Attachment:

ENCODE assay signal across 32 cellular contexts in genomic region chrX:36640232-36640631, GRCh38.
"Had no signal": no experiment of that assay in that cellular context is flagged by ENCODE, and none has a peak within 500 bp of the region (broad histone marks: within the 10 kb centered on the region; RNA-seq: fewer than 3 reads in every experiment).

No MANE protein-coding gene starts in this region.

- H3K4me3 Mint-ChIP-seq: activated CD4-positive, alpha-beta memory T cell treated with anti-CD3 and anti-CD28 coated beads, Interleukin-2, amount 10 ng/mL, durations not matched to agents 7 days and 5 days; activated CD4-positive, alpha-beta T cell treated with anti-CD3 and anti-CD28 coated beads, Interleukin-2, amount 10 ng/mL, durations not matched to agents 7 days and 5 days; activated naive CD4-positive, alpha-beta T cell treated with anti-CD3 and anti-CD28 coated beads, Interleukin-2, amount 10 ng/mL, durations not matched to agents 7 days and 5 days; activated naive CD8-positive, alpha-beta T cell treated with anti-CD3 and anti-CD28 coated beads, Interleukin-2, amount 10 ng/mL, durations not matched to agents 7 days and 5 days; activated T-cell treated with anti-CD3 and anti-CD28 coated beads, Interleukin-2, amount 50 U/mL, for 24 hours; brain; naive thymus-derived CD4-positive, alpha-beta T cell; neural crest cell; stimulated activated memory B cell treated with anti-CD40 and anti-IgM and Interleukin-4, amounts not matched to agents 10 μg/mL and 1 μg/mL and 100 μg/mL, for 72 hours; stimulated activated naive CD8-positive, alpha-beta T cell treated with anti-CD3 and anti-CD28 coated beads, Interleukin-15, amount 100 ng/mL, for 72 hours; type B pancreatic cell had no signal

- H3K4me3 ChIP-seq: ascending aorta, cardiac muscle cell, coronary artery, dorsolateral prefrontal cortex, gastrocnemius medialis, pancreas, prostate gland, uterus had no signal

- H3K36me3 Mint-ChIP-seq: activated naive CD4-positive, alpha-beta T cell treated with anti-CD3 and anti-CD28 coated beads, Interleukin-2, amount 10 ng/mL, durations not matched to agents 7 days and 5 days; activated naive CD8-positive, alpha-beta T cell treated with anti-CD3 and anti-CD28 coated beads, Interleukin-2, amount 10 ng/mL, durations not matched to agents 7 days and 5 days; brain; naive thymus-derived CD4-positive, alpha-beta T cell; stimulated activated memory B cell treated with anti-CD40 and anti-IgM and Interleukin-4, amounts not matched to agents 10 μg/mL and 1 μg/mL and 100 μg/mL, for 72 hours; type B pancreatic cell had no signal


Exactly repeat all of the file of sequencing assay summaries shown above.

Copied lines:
ENCODE assay signal across 32 cellular contexts in genomic region chrX:36640232-36640631, GRCh38.
"Had no signal": no experiment of that assay in that cellular context is flagged by ENCODE, and none has a peak within 500 bp of the region (broad histone marks: within the 10 kb centered on the region; RNA-seq: fewer than 3 reads in every experiment).

No MANE protein-coding gene starts in this region.

- H3K4me3 Mint-ChIP-seq: activated CD4-positive, alpha-beta memory T cell treated with anti-CD3 and anti-CD28 coated beads, Interleukin-2, amount 10 ng/mL, durations not matched to agents 7 days and 5 days; activated CD4-positive, alpha-beta T cell treated with anti-CD3 and anti-CD28 coated beads, Interleukin-2, amount 10 ng/mL, durations not matched to agents 7 days and 5 days; activated naive CD4-positive, alpha-beta T cell treated with anti-CD3 and anti-CD28 coated beads, Interleukin-2, amount 10 ng/mL, durations not matched to agents 7 days and 5 days; activated naive CD8-positive, alpha-beta T cell treated with anti-CD3 and anti-CD28 coated beads, Interleukin-2, amount 10 ng/mL, durations not matched to agents 7 days and 5 days; activated T-cell treated with anti-CD3 and anti-CD28 coated beads, Interleukin-2, amount 50 U/mL, for 24 hours; brain; naive thymus-derived CD4-positive, alpha-beta T cell; neural crest cell; stimulated activated memory B cell treated with anti-CD40 and anti-IgM and Interleukin-4, amounts not matched to agents 10 μg/mL and 1 μg/mL and 100 μg/mL, for 72 hours; stimulated activated naive CD8-positive, alpha-beta T cell treated with anti-CD3 and anti-CD28 coated beads, Interleukin-15, amount 100 ng/mL, for 72 hours; type B pancreatic cell had no signal

- H3K4me3 ChIP-seq: ascending aorta, cardiac muscle cell, coronary artery, dorsolateral prefrontal cortex, gastrocnemius medialis, pancreas, prostate gland, uterus had no signal

- H3K36me3 Mint-ChIP-seq: activated naive CD4-positive, alpha-beta T cell treated with anti-CD3 and anti-CD28 coated beads, Interleukin-2, amount 10 ng/mL, durations not matched to agents 7 days and 5 days; activated naive CD8-positive, alpha-beta T cell treated with anti-CD3 and anti-CD28 coated beads, Interleukin-2, amount 10 ng/mL, durations not matched to agents 7 days and 5 days; brain; naive thymus-derived CD4-positive, alpha-beta T cell; stimulated activated memory B cell treated with anti-CD40 and anti-IgM and Interleukin-4, amounts not matched to agents 10 μg/mL and 1 μg/mL and 100 μg/mL, for 72 hours; type B pancreatic cell had no signal